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Washington Inauguration

The First Presidential Inauguration of these United States


This week I will have the privilege to attend the inauguration of President-elect Donald Trump. While this is truly an honorable day and tradition for Americans, did you know there are seven distinct religious activities in the first presidential inauguration that have been repeated in whole or part during every subsequent inauguration? They include:

(1) The use of the Bible to administer the oath
(2) Solemnifying the oath with multiple religious expressions (placing a hand on the Bible, saying “So help me God,” and then kissing the Bible)
(3) Prayers offered by the president himself
(4) Religious content in the inaugural address
(5) The president calling on the people to pray or acknowledge God
(6) Church inaugural worship services
(7) Clergy-led prayers

The first inauguration under our current Constitution occurred in New York City, which served as the nation’s capital during the first year of the new federal government.

The papers reported the activities:

“[O]n the morning of the day on which our illustrious President will be invested with his office, the bells will ring at nine o’clock, when the people may go up to the house of God and in a solemn manner commit the new government, with its important train of consequences, to the holy protection and blessing of the Most High.”

The ceremony took place on the balcony at Federal Hall with a huge crowd gathered below watching the proceedings.

Washington placed his left hand upon the open 1767 King James Bible, raised his right hand, took the oath of office, then bent over and reverently kissed the Bible.

As the first-ever presidential address, Washington’s precedent began with prayer, explaining:

“It would be peculiarly improper to omit in this first official act my fervent supplications to that Almighty Being Who rules over the universe, Who presides in the councils of nations, and Whose providential aids can supply every human defect – that His benediction may consecrate to the liberties and happiness of the people of the United States a government instituted by themselves for these essential purposes.” 1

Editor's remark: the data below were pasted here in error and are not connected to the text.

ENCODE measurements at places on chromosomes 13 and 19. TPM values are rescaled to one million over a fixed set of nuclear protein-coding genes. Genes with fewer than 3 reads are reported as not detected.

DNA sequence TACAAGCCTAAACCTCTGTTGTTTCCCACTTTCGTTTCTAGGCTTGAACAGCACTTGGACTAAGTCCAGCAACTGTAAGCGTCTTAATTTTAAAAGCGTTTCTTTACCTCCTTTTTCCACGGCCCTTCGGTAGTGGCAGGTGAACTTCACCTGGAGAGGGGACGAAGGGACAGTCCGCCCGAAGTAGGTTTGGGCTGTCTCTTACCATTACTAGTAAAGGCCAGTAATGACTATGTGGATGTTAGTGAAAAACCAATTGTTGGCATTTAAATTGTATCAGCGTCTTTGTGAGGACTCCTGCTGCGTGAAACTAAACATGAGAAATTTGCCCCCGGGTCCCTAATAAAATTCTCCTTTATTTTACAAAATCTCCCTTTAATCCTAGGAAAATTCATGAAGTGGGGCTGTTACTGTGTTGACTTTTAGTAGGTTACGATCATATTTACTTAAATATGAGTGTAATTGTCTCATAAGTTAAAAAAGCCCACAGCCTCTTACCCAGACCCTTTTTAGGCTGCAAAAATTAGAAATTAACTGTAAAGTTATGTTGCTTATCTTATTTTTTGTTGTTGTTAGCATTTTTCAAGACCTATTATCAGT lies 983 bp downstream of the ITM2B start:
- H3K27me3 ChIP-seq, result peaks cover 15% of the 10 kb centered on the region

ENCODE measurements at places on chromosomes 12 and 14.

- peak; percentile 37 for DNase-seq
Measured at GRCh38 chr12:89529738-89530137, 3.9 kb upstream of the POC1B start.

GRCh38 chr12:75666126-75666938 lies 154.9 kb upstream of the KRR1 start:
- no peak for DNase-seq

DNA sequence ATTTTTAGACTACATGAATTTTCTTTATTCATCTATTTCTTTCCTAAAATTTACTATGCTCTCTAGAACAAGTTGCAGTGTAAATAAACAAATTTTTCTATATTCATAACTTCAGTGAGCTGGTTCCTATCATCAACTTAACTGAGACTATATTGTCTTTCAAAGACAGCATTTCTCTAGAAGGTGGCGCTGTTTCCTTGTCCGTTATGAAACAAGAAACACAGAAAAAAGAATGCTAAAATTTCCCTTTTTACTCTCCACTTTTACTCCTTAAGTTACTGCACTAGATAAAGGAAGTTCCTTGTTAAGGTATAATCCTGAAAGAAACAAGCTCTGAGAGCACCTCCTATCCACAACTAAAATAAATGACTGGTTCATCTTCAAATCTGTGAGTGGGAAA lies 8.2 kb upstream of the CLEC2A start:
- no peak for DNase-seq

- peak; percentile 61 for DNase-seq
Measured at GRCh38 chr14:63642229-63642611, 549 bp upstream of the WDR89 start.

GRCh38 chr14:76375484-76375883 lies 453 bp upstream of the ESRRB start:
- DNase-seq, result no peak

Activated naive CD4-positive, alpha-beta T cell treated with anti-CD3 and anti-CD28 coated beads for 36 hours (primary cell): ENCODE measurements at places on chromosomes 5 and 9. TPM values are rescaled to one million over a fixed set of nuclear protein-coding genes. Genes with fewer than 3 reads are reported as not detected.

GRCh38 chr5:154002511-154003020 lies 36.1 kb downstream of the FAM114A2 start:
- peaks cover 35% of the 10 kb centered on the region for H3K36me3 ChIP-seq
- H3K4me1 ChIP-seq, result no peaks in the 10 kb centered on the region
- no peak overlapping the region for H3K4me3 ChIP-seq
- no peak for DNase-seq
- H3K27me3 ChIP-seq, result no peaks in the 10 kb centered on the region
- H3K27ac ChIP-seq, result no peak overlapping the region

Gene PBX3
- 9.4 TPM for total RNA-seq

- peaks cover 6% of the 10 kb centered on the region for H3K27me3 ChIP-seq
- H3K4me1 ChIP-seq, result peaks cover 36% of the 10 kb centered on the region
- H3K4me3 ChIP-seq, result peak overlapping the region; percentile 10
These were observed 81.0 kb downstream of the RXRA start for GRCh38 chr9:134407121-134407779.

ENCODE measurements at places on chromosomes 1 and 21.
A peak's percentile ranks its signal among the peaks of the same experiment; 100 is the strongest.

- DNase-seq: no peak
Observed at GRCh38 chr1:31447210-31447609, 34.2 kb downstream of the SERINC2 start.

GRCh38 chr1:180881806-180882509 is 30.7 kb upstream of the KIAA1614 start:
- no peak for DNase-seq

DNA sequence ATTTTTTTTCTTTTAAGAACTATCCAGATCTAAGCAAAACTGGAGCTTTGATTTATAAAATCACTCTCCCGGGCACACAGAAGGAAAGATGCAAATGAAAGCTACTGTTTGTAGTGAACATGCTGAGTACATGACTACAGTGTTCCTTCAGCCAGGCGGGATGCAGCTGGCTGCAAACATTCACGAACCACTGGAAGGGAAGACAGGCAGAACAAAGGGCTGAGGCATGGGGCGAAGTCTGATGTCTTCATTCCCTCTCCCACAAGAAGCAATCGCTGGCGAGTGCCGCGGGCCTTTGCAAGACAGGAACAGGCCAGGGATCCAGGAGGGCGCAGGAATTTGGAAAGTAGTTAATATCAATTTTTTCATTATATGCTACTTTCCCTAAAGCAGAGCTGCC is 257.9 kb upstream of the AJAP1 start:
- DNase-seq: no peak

After concluding his address, Washington offered its closing prayer:

“Having thus imparted to you my sentiments as they have been awakened by the occasion which brings us together, I shall take my present leave – but not without resorting once more to the benign Parent of the Human Race in humble supplication [prayer] that . . . His Divine blessing may be equally conspicuous in the enlarged views, the temperate consultations, and the wise measures on which the success of this government must depend. 2

The next activities were arranged by Congress itself when the Senate directed:

“That after the oath shall have been administered to the President, he – attended by the Vice-President and members of the Senate and House of Representatives – proceed to St. Paul’s Chapel to hear Divine service.” 3

The House had approved the same resolution, 4 so the president and Congress thus went en masse to church as an official body. As affirmed by congressional records.

So you see our Constitutional Government was birthed and covered with a holy Christian cloak and, while this inauguration will likely be an experience I will never forget, I believe there is something more important than ceremonies. My prayer is that posterity will look with honor on our labor to preserve the indispensable supports of political prosperity that Washington attributed to “Religion and Morality”.

Learn more about your Constitution with Jake MacAulay and the Institute on the Constitution and receive your free gift.
1. The Debates and Proceedings in the Congress of the United States, Joseph Gales, editor (Washington: Gales & Seaton, 1834), Vol. I, p. 27. See also George Washington, Messages and Papers of the Presidents, James D. Richardson, editor (Washington, D.C.: 1899), Vol. 1, pp. 44-45, April 30, 1789.
2. The Debates and Proceedings in the Congress of the United States, Joseph Gales, editor (Washington: Gales & Seaton, 1834), Vol. I, pp. 27-29, April 30, 1789.
3. The Debates and Proceedings in the Congress of the United States, Joseph Gales, editor (Washington: Gales & Seaton, 1834), Vol. I, p. 25, April 27, 1789.
4. The Debates and Proceedings in the Congress of the United States, Joseph Gales, editor (Washington: Gales & Seaton, 1834), Vol. I, p. 241, April 29, 1789.

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